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Tuesday, November 28

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Chicago Wed Jan 20 2010

Twitter and the Chicago News-O-Sphere

Woke up on the couch I call bed the other day, rolled over and popped open my Mac. Email; check. Facebook; check. Grab some coffee, head back to couch. Twitter feed; new updates from @ChicagoCurrent, @WBEZ, @chicagonewscoop, not to mention the dinosaurs.

Checking my twitter feed in the morning is sliding comfortably into that sacred place once occupied by pouring over the broadsheets, grey paper no longer splayed out across the table, coffee in hand, trying awkwardly to fold the page back upon itself.

People are moanin' and groanin' about the fall of newspapers and, with it, accountability journalism, but I'm not so sour. The business model of traditional papers is only the most recent--and loudest--piece misplaced from the puzzle set; Chicago's major dailies have been lacking in local political coverage for some time. Rather than lament their growing irrelevance, I'm more excited too see how the gap they've left will be filled.

And what better place to be than Chicago to watch the revolution? None other than Jay Rosen, the preeminent analyst of the changing face of journalism, tweeted his opinion on the top three American cities for local journalism earlier this month: "Seattle, San Diego and Chicago," with a link to this Reader piece.

A group of big shots and dogged reporters left the Tribune and elsewhere to form the Chicago News Cooperative, which is now selling content to the New York Times, as Times subscribers in Chicago have noticed local coverage on Thursdays and Sundays. Geoff Dougherty, who learned the difficult realities of unpaid citizen journalism at the Chi-Town Daily News, launched the new for-profit, public-interest centered venture Chicago Current; you may have been handed one at your chosen L stop recently (please opt for that rather than the RedEye with in-depth American Idol coverage). We at Gaper's Block are also working on a program to expand original local coverage.

Just about all the new ventures are to some extent dependent on grant money that may or may not be there in the future, and no model is sure to succeed. But I have never been more excited to follow the local news media than right now, in Chicago.

And it's never been easier to follow. Anybody upset about the races in Massachusetts last night? Who are you voting for on February 2? It's never been easier to engage yourself in local politics.

Young people do not buy newspapers, but they are on twitter. My twitter is basically a scrolling list of headlines from every local source; nothing could be easier than clicking on articles of interest, which are then displayed and indexed all in your browser.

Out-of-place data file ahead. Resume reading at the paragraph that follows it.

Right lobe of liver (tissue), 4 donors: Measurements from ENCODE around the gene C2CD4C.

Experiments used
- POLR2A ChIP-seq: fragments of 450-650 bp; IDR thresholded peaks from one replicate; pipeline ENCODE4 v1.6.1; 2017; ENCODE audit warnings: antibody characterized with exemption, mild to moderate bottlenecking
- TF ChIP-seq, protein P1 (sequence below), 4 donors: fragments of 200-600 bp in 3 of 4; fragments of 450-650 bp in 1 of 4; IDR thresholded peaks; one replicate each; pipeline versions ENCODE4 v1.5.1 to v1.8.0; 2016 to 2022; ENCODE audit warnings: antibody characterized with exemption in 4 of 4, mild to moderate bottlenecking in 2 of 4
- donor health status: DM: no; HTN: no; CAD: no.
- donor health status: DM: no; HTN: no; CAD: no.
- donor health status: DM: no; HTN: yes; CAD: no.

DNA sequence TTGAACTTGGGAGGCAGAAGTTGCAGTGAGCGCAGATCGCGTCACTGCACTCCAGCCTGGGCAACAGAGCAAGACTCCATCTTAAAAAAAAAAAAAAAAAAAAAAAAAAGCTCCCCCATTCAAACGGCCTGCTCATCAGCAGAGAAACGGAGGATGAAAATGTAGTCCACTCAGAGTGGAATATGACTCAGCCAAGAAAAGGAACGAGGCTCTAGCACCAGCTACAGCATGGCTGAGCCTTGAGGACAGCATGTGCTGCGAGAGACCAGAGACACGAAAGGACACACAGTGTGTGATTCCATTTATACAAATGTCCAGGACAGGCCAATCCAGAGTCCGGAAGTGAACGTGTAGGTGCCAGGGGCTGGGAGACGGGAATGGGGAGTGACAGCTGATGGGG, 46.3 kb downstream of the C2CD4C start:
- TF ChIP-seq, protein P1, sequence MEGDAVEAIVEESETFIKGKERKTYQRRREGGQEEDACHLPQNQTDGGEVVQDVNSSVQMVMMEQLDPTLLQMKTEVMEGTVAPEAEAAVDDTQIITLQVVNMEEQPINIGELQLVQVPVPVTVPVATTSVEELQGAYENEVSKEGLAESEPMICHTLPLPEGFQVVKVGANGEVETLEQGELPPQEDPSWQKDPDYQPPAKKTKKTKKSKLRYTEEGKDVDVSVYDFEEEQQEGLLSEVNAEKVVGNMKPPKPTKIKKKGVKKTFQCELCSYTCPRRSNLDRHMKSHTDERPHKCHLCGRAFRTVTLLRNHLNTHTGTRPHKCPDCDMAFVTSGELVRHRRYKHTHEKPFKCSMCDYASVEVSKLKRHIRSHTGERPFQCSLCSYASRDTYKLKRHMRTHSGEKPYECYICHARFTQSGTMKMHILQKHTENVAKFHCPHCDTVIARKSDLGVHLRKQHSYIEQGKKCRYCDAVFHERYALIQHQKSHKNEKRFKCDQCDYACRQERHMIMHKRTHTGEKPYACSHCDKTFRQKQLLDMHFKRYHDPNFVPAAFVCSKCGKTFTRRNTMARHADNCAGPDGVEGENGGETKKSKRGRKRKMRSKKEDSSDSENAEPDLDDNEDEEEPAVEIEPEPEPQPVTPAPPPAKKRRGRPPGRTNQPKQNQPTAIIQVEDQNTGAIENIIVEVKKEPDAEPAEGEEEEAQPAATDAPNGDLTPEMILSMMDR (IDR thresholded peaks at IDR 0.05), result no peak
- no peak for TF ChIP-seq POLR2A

It's not hard to foresee the day when little kids will watch young fathers pore over their twitter feed in the morning the way some romanticize the morning paper ritual of the last generation. We'll have to get comfortable with change, because that little kid will certainly become accustomed to something that is much better and--unimaginable as it may seem today--much quicker than twitter.

So here are some good sources to follow in Chicago, in no particular order, to get us latecomers all started:



And, eh-hhem, shamless self-promotion . . .

Readers, got any other suggestions for the community? Candidates, care to plug yourself?

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Jenna Culbertson / January 20, 2010 8:16 PM

Newspapers are certainly dying a slow painful death. Unless they adapt they won't be able to compete especially with the past growth of internet news sources. I have canceled my paper a year ago and don't miss it a bit.

ramsin / January 20, 2010 8:33 PM

great piece DF. Though I may thrown included @ramsincanon in there too...if just out of pity.

Bryan / January 21, 2010 11:24 AM

Great read, Dan. Speaking as someone who nervously embraces the "new media revolution", I am starting to feel the excitement. Thank you. Also, a good reference:

Barbara Iverson / January 22, 2010 1:21 PM

Oh, you forgot are not for profit, feature local news from student journalists and from all around town. You should have us on your twitter, chicagotalks.

"There are some pioneers in this area. One of my favorite is Chicago Talks, a nuts and bolts neighborhood information hub that keeps its digital ear to the ground on everything from housing foreclosures to bike lanes. Fueled by citizen journalism, the site is constantly receiving and regurgitating the latest information about crime control, school budgets, and library hours," says Ars Technica's Matt Lasar .

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